I think deep down I’ve been meaning to write this for a while, but it wasn’t until I read Mukund Mohan‘s post today that I was inspired to just get it out there. Definitely read Mukund’s post too, by the way — Great read!
Friends have been asking me for a few years now what my startup is going to be (a dozen or so — is that even considered a lot or am I just kidding myself?) Either way, it’s very kind of them to insinuate I should start my own startup. I’m reading into this the assumption that they think I would be a successful founder. So here are the reasons I haven’t had a go at it yet:
1.) I don’t have the right idea yet. It’s not only about finding a pain point or completely new idea. It’s also about having the instinct for product development, the connections, and the passion to devote several stressful years of your life to making this dream a reality. One great piece of advice I recently heard is that entrepreneurs should always be asking themselves “Am I the right person to be doing this at this time?” Until I find the intersection where something I’m truly passionate about, my strengths and the correct timing meet, it just doesn’t make sense for me to take the plunge.
2.) It takes A LOT of blood, sweat and tears. I’ve been working with entrepreneurs pretty closely the last 3 years, and I’ve seen what it can do to some very intelligent, even-keeled, all-around wonderful people. The stresses of entrepreneurship are often compared to manic depression. One day, it looks like you’re on the right path and things are lining up like it was meant to be, the next, you’re losing traction, faith in yourself, and feel depressed that you spent years of your life on a baby that will ultimately fail.
3.) I’m not sure I have what it takes. It takes a very special and talented person to be successful at founding startups. Why else would there be such a high failure rate? You need to listen to advisors, but also have enough conviction to know when to follow your gut. You need to be stubborn and not give up, but be flexible enough to pivot if your original idea just isn’t resonating with your target market. You need to be very good at sales, marketing and product development (or develop those skills quickly!) since you’ll be wearing all of these hats and more in the beginning. And that’s just scratching the surface.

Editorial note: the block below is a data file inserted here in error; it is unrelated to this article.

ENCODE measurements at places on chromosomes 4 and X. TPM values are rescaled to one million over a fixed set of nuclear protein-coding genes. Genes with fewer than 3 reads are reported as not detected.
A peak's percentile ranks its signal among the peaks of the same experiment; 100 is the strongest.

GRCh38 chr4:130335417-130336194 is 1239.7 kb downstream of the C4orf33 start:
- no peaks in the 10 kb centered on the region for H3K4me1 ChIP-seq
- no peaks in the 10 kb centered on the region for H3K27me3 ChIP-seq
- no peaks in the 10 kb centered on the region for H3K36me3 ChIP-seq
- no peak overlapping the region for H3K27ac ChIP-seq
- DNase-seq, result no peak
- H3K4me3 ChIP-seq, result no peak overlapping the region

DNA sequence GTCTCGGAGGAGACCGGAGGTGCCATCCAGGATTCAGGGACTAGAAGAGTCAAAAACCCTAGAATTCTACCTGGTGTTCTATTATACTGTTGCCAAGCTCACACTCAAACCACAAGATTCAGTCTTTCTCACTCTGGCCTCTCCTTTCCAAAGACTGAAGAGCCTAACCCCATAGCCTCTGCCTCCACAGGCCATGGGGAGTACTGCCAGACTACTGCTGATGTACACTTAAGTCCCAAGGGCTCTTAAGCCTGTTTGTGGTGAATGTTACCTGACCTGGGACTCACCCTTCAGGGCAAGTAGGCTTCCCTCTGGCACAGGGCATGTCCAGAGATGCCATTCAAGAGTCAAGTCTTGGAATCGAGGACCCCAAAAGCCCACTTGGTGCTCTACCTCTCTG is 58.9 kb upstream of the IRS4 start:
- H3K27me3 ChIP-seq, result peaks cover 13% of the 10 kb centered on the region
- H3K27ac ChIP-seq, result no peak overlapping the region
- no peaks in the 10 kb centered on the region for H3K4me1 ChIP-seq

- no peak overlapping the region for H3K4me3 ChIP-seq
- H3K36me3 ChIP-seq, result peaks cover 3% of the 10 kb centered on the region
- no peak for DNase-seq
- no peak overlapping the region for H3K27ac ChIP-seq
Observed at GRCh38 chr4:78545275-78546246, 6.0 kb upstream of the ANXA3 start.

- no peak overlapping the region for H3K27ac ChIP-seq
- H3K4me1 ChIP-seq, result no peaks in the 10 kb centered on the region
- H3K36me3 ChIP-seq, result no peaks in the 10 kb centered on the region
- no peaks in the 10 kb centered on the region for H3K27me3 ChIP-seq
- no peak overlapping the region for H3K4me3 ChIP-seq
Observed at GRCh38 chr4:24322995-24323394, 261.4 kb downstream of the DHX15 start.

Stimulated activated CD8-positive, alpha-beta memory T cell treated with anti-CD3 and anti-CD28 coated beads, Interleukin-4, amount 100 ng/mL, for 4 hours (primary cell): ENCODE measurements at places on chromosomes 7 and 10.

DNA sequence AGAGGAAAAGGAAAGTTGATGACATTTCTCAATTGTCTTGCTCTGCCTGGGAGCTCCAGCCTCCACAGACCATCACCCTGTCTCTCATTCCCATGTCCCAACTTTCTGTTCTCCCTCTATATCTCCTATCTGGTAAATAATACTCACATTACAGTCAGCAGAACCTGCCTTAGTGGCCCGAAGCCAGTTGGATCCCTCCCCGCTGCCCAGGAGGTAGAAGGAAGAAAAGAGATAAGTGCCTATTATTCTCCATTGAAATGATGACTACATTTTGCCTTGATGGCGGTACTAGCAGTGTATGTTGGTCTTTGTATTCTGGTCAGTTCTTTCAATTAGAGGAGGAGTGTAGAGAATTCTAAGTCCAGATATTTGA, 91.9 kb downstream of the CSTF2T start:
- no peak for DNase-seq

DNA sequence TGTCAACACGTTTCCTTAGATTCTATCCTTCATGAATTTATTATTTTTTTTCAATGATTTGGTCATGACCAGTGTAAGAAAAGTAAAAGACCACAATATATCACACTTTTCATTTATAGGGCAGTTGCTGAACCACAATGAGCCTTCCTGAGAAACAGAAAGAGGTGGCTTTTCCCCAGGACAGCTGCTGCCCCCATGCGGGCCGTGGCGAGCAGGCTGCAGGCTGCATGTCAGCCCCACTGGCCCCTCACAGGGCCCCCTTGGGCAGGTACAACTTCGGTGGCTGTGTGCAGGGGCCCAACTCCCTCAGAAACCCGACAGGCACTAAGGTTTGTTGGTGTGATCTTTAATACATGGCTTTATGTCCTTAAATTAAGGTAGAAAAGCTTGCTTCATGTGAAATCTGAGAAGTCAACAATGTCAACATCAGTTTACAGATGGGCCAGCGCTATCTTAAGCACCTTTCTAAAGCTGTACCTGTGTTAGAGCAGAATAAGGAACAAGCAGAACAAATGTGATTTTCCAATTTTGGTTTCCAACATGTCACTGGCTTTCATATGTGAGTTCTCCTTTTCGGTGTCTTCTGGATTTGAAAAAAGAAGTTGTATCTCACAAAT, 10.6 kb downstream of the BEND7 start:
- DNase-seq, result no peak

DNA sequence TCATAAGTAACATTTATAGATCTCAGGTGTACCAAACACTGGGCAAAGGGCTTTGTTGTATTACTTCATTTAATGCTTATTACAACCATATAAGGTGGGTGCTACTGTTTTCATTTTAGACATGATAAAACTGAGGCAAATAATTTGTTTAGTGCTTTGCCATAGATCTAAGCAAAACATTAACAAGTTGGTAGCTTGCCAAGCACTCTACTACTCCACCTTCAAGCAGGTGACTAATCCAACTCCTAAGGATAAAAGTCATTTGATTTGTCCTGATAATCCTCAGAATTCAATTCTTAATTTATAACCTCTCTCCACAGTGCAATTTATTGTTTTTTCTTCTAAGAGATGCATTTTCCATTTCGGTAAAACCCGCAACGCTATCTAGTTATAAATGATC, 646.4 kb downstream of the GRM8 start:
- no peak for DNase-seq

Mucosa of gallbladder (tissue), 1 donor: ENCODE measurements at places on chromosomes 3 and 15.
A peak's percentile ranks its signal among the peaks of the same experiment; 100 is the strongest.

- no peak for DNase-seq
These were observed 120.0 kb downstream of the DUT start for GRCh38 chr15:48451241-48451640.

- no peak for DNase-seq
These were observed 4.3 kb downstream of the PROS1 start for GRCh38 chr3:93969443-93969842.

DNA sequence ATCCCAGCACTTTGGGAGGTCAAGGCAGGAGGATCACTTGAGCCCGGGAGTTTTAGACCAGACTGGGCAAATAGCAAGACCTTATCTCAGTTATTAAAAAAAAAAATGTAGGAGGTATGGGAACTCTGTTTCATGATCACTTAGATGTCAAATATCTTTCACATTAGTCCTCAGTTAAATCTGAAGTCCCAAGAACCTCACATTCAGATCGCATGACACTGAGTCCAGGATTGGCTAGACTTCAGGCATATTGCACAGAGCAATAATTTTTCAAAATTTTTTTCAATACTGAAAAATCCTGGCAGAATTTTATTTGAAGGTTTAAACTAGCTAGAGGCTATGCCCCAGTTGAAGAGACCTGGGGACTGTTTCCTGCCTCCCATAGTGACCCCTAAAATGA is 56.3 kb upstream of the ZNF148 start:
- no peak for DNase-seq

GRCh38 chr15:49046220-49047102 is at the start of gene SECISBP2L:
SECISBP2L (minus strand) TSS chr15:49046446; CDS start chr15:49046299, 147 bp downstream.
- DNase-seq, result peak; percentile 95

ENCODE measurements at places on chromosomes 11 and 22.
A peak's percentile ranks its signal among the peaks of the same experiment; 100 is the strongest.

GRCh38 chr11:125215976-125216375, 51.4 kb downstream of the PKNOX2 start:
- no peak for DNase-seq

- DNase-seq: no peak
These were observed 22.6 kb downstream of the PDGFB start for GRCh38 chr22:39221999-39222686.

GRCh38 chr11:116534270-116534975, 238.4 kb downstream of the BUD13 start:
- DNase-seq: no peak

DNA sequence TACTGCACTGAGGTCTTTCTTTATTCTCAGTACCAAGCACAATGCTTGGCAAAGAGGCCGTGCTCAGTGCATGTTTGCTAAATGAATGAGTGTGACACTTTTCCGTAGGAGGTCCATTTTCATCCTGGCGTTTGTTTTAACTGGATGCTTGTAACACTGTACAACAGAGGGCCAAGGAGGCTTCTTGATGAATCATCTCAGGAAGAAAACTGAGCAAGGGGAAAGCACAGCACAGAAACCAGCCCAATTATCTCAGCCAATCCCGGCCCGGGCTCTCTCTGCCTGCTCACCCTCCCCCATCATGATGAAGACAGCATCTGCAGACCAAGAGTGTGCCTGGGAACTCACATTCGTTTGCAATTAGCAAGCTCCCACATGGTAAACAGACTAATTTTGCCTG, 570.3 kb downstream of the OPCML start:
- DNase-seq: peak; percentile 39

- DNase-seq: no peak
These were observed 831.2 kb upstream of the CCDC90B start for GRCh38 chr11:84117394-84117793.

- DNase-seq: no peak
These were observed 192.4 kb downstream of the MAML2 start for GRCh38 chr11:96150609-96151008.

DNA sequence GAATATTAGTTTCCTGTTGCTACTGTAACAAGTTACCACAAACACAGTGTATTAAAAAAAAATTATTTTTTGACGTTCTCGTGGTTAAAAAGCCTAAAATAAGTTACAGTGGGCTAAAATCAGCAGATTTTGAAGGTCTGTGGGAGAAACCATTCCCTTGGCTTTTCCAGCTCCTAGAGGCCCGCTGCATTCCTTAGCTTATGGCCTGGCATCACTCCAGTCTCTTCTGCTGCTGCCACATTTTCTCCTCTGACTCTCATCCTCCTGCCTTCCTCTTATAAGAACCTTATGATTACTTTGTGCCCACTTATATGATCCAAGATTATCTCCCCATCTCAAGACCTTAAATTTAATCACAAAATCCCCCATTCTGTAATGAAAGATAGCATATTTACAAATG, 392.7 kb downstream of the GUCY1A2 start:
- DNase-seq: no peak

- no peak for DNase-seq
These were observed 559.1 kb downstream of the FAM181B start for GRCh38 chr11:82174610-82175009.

3 b.) Women lack self-confidence. According to loads of articles on why there are so few female entrepreneurs (a real explosion of those articles in the last 1-2years!), this may also be simply because I am a woman. We are socialized and probably have natural tendencies not to put ourselves out there or just run with it as much as men do. While I’m aware of this and compensate as best I can, it still feels like something that’s holding me back. Either way, if I ever do find an idea I feel strongly enough about to go for it and found a startup, I’ll be very grateful for all the encouragement friends and family gave me along the way!
What I’m really trying to get at here is that entrepreneurship is hip and cool right now, but the media glorify the fulfilling, glamorous aspects of the job to the detriment of a comprehensive understanding of all its realities. While I love the feeling of having a big impact I can see (never mind the celebrity if you strike it Uber famous), I have little illusions about just how hard it’s going to be: years of 70-80 hour weeks, sleepless nights, and despair when it looks like things aren’t going to work, hopefully followed by periods of elation when things look up again… Rinse, wash and repeat.
At a panel at RocketSpace just a few weeks ago the founder of Eventbrite said that if she’d known ahead of time just how difficult and stressful starting her own company would be, she might not have gone through with it. It’s not to say I haven’t learned a lot from everyone I’ve worked with and the hundreds of startup events I’ve attended. I’ve been fortunate to get that much advice before even starting. For better or worse, I know just what I’d be getting myself into.